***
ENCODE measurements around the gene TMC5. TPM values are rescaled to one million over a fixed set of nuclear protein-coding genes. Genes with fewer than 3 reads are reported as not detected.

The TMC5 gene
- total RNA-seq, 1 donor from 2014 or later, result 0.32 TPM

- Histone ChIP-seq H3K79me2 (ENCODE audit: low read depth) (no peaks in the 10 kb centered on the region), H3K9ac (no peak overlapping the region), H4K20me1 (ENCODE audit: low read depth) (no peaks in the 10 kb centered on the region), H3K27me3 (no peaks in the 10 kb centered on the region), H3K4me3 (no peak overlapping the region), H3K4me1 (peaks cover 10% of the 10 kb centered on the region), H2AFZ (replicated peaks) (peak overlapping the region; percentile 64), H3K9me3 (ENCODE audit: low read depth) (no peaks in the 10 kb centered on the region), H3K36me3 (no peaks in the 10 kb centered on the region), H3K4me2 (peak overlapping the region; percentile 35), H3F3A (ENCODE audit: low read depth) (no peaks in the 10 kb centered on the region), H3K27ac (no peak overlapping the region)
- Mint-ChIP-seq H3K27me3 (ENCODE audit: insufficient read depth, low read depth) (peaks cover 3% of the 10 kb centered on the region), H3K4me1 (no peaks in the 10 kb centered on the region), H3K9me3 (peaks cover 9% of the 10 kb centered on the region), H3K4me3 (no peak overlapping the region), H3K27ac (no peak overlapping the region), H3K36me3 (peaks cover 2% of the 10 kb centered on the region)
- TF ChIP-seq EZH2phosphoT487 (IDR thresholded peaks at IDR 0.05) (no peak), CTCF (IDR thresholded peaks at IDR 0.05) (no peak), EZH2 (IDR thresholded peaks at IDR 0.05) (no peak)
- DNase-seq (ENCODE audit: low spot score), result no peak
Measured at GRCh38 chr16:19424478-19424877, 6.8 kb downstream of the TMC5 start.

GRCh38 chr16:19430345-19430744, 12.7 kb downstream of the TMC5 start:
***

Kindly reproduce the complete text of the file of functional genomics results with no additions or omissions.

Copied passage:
ENCODE measurements around the gene TMC5. TPM values are rescaled to one million over a fixed set of nuclear protein-coding genes. Genes with fewer than 3 reads are reported as not detected.

The TMC5 gene
- total RNA-seq, 1 donor from 2014 or later, result 0.32 TPM

- Histone ChIP-seq H3K79me2 (ENCODE audit: low read depth) (no peaks in the 10 kb centered on the region), H3K9ac (no peak overlapping the region), H4K20me1 (ENCODE audit: low read depth) (no peaks in the 10 kb centered on the region), H3K27me3 (no peaks in the 10 kb centered on the region), H3K4me3 (no peak overlapping the region), H3K4me1 (peaks cover 10% of the 10 kb centered on the region), H2AFZ (replicated peaks) (peak overlapping the region; percentile 64), H3K9me3 (ENCODE audit: low read depth) (no peaks in the 10 kb centered on the region), H3K36me3 (no peaks in the 10 kb centered on the region), H3K4me2 (peak overlapping the region; percentile 35), H3F3A (ENCODE audit: low read depth) (no peaks in the 10 kb centered on the region), H3K27ac (no peak overlapping the region)
- Mint-ChIP-seq H3K27me3 (ENCODE audit: insufficient read depth, low read depth) (peaks cover 3% of the 10 kb centered on the region), H3K4me1 (no peaks in the 10 kb centered on the region), H3K9me3 (peaks cover 9% of the 10 kb centered on the region), H3K4me3 (no peak overlapping the region), H3K27ac (no peak overlapping the region), H3K36me3 (peaks cover 2% of the 10 kb centered on the region)
- TF ChIP-seq EZH2phosphoT487 (IDR thresholded peaks at IDR 0.05) (no peak), CTCF (IDR thresholded peaks at IDR 0.05) (no peak), EZH2 (IDR thresholded peaks at IDR 0.05) (no peak)
- DNase-seq (ENCODE audit: low spot score), result no peak
Measured at GRCh38 chr16:19424478-19424877, 6.8 kb downstream of the TMC5 start.

GRCh38 chr16:19430345-19430744, 12.7 kb downstream of the TMC5 start: